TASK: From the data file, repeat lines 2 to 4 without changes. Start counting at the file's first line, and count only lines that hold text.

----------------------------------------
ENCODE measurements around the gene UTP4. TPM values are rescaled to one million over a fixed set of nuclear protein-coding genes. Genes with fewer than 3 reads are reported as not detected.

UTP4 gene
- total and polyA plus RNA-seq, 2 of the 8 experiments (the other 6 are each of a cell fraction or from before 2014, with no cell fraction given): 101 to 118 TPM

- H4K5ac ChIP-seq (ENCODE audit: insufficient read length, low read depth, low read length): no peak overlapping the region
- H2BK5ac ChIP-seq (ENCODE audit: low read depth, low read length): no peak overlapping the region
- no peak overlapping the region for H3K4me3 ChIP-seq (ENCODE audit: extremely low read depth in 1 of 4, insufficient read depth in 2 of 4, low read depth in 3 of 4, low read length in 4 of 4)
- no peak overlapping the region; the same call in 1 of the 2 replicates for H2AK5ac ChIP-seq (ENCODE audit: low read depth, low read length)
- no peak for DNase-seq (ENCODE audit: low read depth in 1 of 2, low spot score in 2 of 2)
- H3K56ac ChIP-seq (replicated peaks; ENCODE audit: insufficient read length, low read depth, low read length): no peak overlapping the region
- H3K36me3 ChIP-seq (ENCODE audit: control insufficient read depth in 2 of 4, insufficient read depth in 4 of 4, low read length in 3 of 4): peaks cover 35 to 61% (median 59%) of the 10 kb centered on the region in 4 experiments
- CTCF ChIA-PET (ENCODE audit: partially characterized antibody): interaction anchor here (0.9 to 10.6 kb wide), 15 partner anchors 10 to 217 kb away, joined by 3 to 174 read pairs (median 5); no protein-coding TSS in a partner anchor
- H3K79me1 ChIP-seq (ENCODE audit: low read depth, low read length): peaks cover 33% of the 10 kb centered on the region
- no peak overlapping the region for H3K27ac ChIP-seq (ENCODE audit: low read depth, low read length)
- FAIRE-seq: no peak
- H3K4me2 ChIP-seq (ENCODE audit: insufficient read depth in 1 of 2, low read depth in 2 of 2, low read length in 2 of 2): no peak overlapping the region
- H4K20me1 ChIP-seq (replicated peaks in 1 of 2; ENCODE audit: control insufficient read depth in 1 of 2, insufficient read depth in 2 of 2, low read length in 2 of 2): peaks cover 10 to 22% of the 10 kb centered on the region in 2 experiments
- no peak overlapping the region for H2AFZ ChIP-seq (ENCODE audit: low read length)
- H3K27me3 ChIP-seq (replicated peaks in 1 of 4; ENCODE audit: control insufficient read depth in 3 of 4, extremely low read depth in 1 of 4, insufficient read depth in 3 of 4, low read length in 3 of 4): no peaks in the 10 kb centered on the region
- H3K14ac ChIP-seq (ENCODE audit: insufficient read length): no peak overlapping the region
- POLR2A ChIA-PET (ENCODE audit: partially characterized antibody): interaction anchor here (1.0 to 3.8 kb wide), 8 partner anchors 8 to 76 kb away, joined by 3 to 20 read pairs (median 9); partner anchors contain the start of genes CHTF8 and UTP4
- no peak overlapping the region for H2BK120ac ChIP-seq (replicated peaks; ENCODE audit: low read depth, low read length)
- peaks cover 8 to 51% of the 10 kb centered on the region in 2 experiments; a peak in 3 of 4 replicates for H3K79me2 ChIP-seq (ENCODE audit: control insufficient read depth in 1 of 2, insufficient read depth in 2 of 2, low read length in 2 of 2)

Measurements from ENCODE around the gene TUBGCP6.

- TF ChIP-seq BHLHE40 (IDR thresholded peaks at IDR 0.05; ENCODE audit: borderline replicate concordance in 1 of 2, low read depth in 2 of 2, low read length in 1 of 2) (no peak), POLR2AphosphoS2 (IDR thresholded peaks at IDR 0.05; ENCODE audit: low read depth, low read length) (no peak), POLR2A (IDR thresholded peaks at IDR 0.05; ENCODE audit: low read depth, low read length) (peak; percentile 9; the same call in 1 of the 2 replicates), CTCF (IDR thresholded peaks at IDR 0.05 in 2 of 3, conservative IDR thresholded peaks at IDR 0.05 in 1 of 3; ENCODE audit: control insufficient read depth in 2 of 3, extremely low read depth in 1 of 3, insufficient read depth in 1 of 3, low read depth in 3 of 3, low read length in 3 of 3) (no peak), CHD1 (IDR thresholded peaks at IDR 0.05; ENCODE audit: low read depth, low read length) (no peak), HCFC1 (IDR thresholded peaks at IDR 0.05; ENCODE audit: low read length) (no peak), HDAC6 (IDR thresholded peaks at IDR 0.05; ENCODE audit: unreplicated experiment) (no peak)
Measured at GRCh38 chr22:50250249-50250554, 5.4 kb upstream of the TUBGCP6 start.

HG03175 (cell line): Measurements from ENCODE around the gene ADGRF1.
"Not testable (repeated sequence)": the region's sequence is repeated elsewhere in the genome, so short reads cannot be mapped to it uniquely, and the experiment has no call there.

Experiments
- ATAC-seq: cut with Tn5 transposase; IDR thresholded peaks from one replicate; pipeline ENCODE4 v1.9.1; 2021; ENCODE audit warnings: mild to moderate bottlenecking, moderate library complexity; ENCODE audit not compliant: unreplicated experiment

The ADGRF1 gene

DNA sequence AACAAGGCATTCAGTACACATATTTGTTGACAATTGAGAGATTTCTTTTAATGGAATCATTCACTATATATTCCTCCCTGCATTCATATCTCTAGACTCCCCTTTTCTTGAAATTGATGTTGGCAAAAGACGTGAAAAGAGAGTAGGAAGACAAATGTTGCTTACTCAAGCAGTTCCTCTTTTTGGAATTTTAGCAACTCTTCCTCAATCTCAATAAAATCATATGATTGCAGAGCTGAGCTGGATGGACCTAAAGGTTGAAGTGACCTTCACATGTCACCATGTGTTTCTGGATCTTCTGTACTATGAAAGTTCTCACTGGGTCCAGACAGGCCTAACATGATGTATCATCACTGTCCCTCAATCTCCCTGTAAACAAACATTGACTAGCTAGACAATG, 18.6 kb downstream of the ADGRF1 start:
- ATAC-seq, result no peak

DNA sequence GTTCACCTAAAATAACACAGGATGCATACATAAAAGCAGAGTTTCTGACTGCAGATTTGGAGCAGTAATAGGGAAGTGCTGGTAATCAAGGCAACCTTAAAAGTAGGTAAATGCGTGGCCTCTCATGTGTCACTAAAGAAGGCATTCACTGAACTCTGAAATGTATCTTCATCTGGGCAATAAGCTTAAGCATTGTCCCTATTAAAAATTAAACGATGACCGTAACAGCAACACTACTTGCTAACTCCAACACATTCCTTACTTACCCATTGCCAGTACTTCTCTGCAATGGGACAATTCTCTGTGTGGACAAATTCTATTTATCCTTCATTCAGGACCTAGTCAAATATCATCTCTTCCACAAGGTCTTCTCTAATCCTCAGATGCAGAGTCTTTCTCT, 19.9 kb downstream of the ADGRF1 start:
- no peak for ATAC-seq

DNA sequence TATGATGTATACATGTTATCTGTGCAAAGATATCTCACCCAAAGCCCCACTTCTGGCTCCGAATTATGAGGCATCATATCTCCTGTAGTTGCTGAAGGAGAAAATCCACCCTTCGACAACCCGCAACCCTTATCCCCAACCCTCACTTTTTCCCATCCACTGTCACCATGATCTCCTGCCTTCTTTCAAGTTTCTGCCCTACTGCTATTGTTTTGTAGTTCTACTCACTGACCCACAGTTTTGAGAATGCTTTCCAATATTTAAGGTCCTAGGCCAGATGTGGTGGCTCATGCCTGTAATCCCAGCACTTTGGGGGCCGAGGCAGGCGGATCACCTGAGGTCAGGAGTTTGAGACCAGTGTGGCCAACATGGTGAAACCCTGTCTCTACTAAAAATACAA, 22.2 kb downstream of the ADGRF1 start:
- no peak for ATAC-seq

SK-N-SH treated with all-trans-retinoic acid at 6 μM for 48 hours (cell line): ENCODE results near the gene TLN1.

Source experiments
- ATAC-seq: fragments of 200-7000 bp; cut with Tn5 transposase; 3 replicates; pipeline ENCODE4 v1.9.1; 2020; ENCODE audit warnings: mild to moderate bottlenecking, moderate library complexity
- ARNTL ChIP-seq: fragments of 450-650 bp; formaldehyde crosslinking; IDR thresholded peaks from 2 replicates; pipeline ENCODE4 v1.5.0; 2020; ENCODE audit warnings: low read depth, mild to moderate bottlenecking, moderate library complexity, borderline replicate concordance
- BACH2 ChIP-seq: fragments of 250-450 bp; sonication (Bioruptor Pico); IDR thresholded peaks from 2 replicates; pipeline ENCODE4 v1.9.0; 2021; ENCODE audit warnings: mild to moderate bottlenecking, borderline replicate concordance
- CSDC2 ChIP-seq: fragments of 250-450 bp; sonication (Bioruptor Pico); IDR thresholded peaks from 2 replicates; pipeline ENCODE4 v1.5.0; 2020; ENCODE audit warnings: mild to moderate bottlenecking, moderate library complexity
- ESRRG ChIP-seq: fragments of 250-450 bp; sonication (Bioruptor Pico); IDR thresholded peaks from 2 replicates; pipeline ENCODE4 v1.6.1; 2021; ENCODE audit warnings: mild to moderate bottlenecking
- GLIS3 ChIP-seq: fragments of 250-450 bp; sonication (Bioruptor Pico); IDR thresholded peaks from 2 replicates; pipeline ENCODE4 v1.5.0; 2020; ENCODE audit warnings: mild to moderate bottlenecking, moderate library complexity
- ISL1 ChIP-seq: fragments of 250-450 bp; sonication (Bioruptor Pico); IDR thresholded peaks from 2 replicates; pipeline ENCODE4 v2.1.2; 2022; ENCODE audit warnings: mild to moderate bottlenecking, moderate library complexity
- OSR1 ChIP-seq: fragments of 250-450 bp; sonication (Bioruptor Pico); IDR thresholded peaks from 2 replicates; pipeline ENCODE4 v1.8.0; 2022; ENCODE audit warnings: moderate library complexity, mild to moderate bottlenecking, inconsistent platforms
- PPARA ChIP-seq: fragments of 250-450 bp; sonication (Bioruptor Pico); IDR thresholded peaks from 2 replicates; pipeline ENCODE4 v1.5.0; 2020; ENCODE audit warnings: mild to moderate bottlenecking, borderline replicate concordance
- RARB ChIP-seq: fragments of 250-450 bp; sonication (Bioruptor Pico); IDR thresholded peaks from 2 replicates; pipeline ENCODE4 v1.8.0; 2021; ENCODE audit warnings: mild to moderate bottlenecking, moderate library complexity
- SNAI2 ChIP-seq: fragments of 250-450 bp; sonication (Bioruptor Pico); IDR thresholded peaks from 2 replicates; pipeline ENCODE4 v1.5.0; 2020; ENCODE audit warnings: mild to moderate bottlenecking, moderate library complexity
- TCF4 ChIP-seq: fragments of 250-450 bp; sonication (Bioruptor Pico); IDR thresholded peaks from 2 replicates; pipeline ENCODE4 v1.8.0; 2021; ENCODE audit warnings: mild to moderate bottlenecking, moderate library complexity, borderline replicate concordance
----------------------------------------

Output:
UTP4 gene
- total and polyA plus RNA-seq, 2 of the 8 experiments (the other 6 are each of a cell fraction or from before 2014, with no cell fraction given): 101 to 118 TPM

- H4K5ac ChIP-seq (ENCODE audit: insufficient read length, low read depth, low read length): no peak overlapping the region